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Harvard professor educates OHIO students on the power of translation through the Buddhism lens

Published: November 8, 2021 Author: Emma Skidmore, BSJ ‘23

Charles Hallisey is a strong believer in the power of translation.

An expert on Buddhist Literatures at the Harvard Divinity School, Hallisey said his time studying in both the United States and Sri Lanka led him to study Buddhism through the lens of its literature and the translation of text.

“I can see that people were studying Buddhism, not just as a religion, but as something of a culture and even something of a civilization,” Hallisey said.

Hallisey’s presentation, “Gained in Translation: New Understandings of Ourselves,” was offered virtually to Ohio University students and the public in October as a part of the College of Fine Arts Visiting Artists and Scholars Series. At Harvard, Hallisey sources everything from Buddhist novels to Buddhist movies for his classes. His lecture at OHIO included materials from his own translation of Buddhist novels and movies and translations of non-Buddhist work, too.

“The point of a translation isn’t to understand primarily another world that you won’t have access to otherwise. Instead, it’s to give you resources for understanding yourself,” he said.

Hallisey initially became interested in studying Buddhist culture and religion during his sophomore year of college when he began learning from a Sri Lankan teacher.

“As I learned more… I saw things I was learning about the Buddhist world (and) Buddhist ways of seeing the world. It helped me to make sense of things that had happened to me,” he said.

One of these things, Hallisey said, was experiencing the death of his father at a young age.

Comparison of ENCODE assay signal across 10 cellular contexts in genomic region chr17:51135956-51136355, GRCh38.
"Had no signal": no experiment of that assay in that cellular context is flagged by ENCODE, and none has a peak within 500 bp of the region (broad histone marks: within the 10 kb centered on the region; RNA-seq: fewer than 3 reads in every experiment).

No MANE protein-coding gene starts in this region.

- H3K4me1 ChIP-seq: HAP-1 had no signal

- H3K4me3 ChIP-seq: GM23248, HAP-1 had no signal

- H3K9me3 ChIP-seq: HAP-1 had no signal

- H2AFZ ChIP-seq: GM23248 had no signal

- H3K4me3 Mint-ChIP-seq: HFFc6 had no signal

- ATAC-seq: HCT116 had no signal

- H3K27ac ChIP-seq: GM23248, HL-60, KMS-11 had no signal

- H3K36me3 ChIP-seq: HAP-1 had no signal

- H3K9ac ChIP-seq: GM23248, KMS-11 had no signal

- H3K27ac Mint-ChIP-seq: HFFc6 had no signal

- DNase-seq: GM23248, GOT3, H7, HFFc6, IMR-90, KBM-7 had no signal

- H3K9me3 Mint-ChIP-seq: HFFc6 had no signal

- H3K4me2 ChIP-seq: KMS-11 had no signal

“My initial engagements and learning from things in the Buddhist world were about human nobility in the face of death,” he said.

Garrett Field, Ph.D., assistant professor of ethnomusicology and musicology in the College of Fine Arts’ School of Interdisciplinary Arts, said he invited Hallisey for this year's interdisciplinary seminar entitled, "Text, Translation, and the Arts."

“Right away, I thought of Professor Hallisey because I knew him as president of the American Institute of Sri Lankan Studies (part of the Washington, D.C.-based Council of American Overseas Research Centers) when I was doing research in Sri Lanka,” he said. “I have read introductions in books written by Hallisey’s students. In these introductions, Hallisey’s student will say, ‘Professor Hallisey taught me how to read.’ I was interested in giving our students in the school an opportunity to learn about Hallisey’s approach to reading and translating.”

Field said Hallisey’s chapter, “Works and Persons in Sinhala Literary Culture” about Sinhala literature published in Literary Cultures in History, Reconstructions from South Asia (2003) made a big impact on him when he was a graduate student.

“I invited him because the article is a wonderful example of using his translations to write about the history of Sinhala literature,” Field said.

Field emphasized the importance of exposing students to these scholars who have forged their own paths with their research. Students also had the opportunity to meet with Hallisey via Microsoft Teams individually before and after the lecture. Field said through meeting these scholars, students can begin to form relationships and network within their respective fields.

“The students who share similar interests in topics or issues get the opportunity to interact with this world-class scholar… so that’s one of the great things about this,” Field said.

Second-year doctoral candidate Paul Peters said what stood out to him about Hallisey’s lecture was how many examples he used to explain linguistic patterns.

“He provided a lot of opportunities for us to really fit in where our specialization areas might work or give us starting points where we can apply it to what we’ve been studying,”  Peters said.

Peters added that although his area of interest is film studies, other disciplines like history, philosophy and sociology, provide important context.

“The triumph of interdisciplinary arts is that you’re not encouraged to stay in a bubble… I think there’s an importance of [learning about] other disciplines within everyone’s research and work here,” Peters said. “It provides imperative context to understanding different phenomenon in the arts and bringing in these guest lectures demonstrates different approaches that can be easily used and adapted to understanding different aspects of the arts.”